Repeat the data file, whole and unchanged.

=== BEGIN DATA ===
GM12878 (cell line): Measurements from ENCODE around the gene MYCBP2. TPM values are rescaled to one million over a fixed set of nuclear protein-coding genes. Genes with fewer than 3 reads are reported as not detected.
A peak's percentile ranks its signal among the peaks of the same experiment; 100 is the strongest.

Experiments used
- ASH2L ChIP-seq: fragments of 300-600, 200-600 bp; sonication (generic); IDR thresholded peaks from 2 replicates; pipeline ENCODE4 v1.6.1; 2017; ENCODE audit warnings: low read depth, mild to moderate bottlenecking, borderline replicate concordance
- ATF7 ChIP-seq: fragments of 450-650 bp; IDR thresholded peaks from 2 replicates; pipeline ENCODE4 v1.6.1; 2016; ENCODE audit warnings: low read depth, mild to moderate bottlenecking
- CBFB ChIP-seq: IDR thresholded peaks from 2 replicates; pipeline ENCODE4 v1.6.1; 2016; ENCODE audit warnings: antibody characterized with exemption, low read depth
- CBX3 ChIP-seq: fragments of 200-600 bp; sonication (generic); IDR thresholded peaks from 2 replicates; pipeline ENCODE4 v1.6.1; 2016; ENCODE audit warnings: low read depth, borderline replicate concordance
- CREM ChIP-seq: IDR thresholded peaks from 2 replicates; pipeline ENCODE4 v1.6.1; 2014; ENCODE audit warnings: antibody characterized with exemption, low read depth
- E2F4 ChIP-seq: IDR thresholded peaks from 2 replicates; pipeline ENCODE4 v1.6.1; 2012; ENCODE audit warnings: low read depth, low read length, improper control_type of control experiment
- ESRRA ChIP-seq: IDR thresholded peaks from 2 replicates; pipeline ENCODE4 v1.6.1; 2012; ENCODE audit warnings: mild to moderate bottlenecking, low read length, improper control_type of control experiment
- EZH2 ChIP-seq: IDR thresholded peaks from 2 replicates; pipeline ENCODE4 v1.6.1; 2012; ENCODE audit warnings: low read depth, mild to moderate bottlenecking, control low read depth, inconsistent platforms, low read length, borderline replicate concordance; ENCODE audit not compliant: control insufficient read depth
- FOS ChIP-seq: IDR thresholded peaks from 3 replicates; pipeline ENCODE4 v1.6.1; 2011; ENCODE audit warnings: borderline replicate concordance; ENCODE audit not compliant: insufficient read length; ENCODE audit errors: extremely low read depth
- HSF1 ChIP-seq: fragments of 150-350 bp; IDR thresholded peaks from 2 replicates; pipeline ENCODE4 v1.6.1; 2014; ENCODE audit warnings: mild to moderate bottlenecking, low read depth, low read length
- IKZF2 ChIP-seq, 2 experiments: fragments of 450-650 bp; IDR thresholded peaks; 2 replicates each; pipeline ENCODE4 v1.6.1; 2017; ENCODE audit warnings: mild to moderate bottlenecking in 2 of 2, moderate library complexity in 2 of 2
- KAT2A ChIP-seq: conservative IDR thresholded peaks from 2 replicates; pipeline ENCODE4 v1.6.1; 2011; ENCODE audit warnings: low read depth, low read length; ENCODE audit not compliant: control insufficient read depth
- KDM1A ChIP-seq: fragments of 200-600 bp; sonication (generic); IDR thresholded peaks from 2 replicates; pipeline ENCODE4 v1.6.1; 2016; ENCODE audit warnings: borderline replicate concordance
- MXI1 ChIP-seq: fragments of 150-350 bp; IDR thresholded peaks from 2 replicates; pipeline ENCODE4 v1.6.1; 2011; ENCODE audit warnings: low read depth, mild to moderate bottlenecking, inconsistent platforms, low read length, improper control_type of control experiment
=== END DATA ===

GM12878 (cell line): Measurements from ENCODE around the gene MYCBP2. TPM values are rescaled to one million over a fixed set of nuclear protein-coding genes. Genes with fewer than 3 reads are reported as not detected.
A peak's percentile ranks its signal among the peaks of the same experiment; 100 is the strongest.

Experiments used
- ASH2L ChIP-seq: fragments of 300-600, 200-600 bp; sonication (generic); IDR thresholded peaks from 2 replicates; pipeline ENCODE4 v1.6.1; 2017; ENCODE audit warnings: low read depth, mild to moderate bottlenecking, borderline replicate concordance
- ATF7 ChIP-seq: fragments of 450-650 bp; IDR thresholded peaks from 2 replicates; pipeline ENCODE4 v1.6.1; 2016; ENCODE audit warnings: low read depth, mild to moderate bottlenecking
- CBFB ChIP-seq: IDR thresholded peaks from 2 replicates; pipeline ENCODE4 v1.6.1; 2016; ENCODE audit warnings: antibody characterized with exemption, low read depth
- CBX3 ChIP-seq: fragments of 200-600 bp; sonication (generic); IDR thresholded peaks from 2 replicates; pipeline ENCODE4 v1.6.1; 2016; ENCODE audit warnings: low read depth, borderline replicate concordance
- CREM ChIP-seq: IDR thresholded peaks from 2 replicates; pipeline ENCODE4 v1.6.1; 2014; ENCODE audit warnings: antibody characterized with exemption, low read depth
- E2F4 ChIP-seq: IDR thresholded peaks from 2 replicates; pipeline ENCODE4 v1.6.1; 2012; ENCODE audit warnings: low read depth, low read length, improper control_type of control experiment
- ESRRA ChIP-seq: IDR thresholded peaks from 2 replicates; pipeline ENCODE4 v1.6.1; 2012; ENCODE audit warnings: mild to moderate bottlenecking, low read length, improper control_type of control experiment
- EZH2 ChIP-seq: IDR thresholded peaks from 2 replicates; pipeline ENCODE4 v1.6.1; 2012; ENCODE audit warnings: low read depth, mild to moderate bottlenecking, control low read depth, inconsistent platforms, low read length, borderline replicate concordance; ENCODE audit not compliant: control insufficient read depth
- FOS ChIP-seq: IDR thresholded peaks from 3 replicates; pipeline ENCODE4 v1.6.1; 2011; ENCODE audit warnings: borderline replicate concordance; ENCODE audit not compliant: insufficient read length; ENCODE audit errors: extremely low read depth
- HSF1 ChIP-seq: fragments of 150-350 bp; IDR thresholded peaks from 2 replicates; pipeline ENCODE4 v1.6.1; 2014; ENCODE audit warnings: mild to moderate bottlenecking, low read depth, low read length
- IKZF2 ChIP-seq, 2 experiments: fragments of 450-650 bp; IDR thresholded peaks; 2 replicates each; pipeline ENCODE4 v1.6.1; 2017; ENCODE audit warnings: mild to moderate bottlenecking in 2 of 2, moderate library complexity in 2 of 2
- KAT2A ChIP-seq: conservative IDR thresholded peaks from 2 replicates; pipeline ENCODE4 v1.6.1; 2011; ENCODE audit warnings: low read depth, low read length; ENCODE audit not compliant: control insufficient read depth
- KDM1A ChIP-seq: fragments of 200-600 bp; sonication (generic); IDR thresholded peaks from 2 replicates; pipeline ENCODE4 v1.6.1; 2016; ENCODE audit warnings: borderline replicate concordance
- MXI1 ChIP-seq: fragments of 150-350 bp; IDR thresholded peaks from 2 replicates; pipeline ENCODE4 v1.6.1; 2011; ENCODE audit warnings: low read depth, mild to moderate bottlenecking, inconsistent platforms, low read length, improper control_type of control experiment